By Sue Kelley
Traditional Jewish homes commonly have a home charity box, a tzedakah, for collecting coins to give to the poor. Tzedakah is a Hebrew word commonly translated as charity – giving aid, assistance, and money to the poor and needy or to other worthy causes – but, the nature of tzedakah is simply an act of justice and righteousness, the performance of a duty, or giving the poor their due.
While Western style philanthropy is rooted in Christian traditions and is seen as an individual right, the tzedakah is a religious obligation of the Jewish faith and is to be performed regardless of financial standing.
“The giving of charity is and always has been an integral part of the religious life of Orthodox Jews. To give of one’s wealth to another Jew in need is an imperative, commanded both by the laws and by the traditions of Jewry, and no man may consider his religious obligations completely fulfilled without having engaged in charity-giving.” Samuel Heilman
Jewish tradition is to give at least ten percent of their income to charity. Giving to charity is a tradition so entrenched in Jewish life that is almost instinctive way to express thanks to God, to ask forgiveness from God, or to request favour from God. The Torah says, “By giving tzedakah, a person’s mind and hearts become refined one thousand times.”
The traditions of tzedakah are so long standing that lists were made to summarize the hierarchy of reasons to give. Ancient groups like the Talmud sorted these different levels into an organized list. Here is that list, sorted from the least noble to the most praiseworthy:
Giving less than you should, but giving it cheerfully.
Giving after being asked
Giving before being asked
Giving when you do not know the recipient’s identity, but the recipient knows your identity
Giving when you know the recipient’s identity, but the recipient does not know your identity
Giving when neither party knows the other’s identity
Enabling the recipient to become self-reliant
Philanthropic behaviour is learned by doing and understanding family life traditions and customs.4 Train a child in the way he should go, and even when he is old, he will not depart from it.” (Proverbs 22.6). By using the tzedakah in the Jewish home it gives parents the opportunity to teach children lifelong philanthropy from an early age. With care and guidance, the benefits of these small acts of kindness, by giving through the tzedakah, will manifest themselves into positive traits as children grow into adulthood. 3 In fact, there are many tzedakah boxes that are created with fun, childlike designs to help children display their own personality, and indeed help them build ownership and responsibility in their giving.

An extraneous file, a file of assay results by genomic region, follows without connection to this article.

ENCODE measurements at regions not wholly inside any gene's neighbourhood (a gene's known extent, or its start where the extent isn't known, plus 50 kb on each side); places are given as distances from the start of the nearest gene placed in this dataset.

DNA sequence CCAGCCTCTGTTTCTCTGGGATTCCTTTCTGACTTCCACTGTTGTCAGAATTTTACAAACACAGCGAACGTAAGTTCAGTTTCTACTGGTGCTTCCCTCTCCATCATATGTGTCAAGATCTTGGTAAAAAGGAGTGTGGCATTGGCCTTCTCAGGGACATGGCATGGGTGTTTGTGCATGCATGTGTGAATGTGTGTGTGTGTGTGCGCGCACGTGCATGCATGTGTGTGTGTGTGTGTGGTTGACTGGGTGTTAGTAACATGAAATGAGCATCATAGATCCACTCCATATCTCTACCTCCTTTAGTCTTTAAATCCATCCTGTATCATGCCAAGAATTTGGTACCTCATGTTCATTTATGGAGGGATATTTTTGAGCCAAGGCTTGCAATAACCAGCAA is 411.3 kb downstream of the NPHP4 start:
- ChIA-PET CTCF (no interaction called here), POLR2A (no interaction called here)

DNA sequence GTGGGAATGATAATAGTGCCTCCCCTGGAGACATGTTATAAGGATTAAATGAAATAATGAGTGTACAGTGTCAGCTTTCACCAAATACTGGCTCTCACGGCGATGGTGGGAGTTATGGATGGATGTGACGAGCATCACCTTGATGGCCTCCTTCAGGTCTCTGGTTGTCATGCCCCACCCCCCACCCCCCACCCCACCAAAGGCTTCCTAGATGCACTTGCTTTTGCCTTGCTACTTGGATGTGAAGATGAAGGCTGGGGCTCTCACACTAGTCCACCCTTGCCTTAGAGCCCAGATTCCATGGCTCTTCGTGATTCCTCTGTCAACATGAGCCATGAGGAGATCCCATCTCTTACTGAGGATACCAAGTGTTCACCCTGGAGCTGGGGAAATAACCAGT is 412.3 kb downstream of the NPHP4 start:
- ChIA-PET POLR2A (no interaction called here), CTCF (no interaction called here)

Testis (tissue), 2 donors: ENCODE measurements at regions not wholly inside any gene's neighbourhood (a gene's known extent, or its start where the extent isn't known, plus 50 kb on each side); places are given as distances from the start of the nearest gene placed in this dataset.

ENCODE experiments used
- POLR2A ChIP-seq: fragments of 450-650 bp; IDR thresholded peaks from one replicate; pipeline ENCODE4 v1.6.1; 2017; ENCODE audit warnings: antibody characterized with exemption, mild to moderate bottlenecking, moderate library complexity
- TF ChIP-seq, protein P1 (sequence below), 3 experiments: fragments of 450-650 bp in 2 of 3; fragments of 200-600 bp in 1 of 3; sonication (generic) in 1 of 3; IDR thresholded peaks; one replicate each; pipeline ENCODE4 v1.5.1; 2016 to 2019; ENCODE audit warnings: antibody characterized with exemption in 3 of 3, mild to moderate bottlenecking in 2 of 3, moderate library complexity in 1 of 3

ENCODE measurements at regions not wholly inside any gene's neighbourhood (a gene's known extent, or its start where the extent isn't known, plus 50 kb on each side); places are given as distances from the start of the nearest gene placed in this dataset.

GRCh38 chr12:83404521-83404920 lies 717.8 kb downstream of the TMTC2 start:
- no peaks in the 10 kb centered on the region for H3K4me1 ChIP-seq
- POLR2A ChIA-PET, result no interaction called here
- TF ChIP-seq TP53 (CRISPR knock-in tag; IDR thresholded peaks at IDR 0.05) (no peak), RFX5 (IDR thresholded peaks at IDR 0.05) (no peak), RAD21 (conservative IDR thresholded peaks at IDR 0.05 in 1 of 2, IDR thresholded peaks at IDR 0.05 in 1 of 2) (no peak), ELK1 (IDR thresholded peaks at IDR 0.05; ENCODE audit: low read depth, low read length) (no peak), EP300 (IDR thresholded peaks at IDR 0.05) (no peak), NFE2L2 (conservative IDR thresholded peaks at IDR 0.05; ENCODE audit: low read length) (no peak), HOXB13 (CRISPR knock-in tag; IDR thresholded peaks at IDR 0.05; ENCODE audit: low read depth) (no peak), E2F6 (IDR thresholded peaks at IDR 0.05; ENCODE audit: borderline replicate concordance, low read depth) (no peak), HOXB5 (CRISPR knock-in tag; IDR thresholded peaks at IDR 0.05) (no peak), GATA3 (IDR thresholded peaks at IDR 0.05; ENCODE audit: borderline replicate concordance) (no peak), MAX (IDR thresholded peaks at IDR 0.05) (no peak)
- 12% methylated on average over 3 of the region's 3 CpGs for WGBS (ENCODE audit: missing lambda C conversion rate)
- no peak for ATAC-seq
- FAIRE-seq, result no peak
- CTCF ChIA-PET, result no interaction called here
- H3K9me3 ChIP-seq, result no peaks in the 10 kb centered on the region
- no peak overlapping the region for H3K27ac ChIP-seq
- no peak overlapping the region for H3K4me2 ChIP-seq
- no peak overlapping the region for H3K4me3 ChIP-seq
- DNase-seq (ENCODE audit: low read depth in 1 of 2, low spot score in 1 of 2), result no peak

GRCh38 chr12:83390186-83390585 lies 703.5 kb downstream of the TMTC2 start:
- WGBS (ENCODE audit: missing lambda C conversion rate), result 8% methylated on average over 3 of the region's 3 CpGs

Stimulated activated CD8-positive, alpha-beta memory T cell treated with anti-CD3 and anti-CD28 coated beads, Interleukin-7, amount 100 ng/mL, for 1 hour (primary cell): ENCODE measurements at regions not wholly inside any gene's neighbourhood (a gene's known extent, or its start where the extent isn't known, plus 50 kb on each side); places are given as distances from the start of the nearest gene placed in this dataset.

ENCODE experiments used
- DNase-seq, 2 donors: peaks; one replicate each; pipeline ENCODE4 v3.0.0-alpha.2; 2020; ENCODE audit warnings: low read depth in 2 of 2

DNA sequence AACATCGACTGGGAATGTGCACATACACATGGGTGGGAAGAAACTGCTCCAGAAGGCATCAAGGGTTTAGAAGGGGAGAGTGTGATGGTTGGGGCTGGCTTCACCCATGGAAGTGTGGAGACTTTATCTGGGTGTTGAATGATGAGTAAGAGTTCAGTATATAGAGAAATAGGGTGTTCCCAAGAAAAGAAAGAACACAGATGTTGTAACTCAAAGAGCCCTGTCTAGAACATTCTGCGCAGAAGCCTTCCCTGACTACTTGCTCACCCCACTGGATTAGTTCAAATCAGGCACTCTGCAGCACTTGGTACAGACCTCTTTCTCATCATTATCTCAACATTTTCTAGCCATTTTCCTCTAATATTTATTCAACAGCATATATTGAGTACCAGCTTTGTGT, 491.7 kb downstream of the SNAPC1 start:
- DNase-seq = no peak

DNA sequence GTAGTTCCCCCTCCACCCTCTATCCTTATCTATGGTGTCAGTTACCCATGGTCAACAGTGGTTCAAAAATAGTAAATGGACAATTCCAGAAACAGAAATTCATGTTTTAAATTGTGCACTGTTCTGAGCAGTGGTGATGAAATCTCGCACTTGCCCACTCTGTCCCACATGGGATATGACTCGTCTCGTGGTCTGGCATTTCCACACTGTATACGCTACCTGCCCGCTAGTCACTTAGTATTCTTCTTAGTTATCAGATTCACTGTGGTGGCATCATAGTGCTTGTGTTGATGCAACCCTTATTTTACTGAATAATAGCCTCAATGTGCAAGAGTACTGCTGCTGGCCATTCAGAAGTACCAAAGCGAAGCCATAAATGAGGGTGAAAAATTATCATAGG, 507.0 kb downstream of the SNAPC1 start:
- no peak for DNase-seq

Says a Jewish friend of ours, “Our family uses this as a way to support local schools, synagogues, and organizations that are important to us and to give to the poor, especially if they are family. Using a tzedakah is a way to engage in a “mitzvah” – a Jewish tradition which translates into performing a good deed that is good for your soul and well-being.”
This Jewish tradition has been around for thousands of years and is still a strong tradition within Jewish families today living in the Western world. A philanthropic program being used successfully in the U.K. and recently adopted in Canada by many fundraisers is the Home Charity Box, where a branded donation box is placed in the donors/prospects home to collect loose change. The money collected is sent in to the charity on a frequent basis. This is a great example of an ancient giving tradition being carried over into the Western world.
Samuel Heilman, The Gift of Alms, 1975, p371
Kids 4 Tzedakah, Australia, online at http://www.kidz4tzedakah.org/about.htm
From Generation to Generation: Transmitting the Jewish philanthropic tradition. Anita H. Plotinsky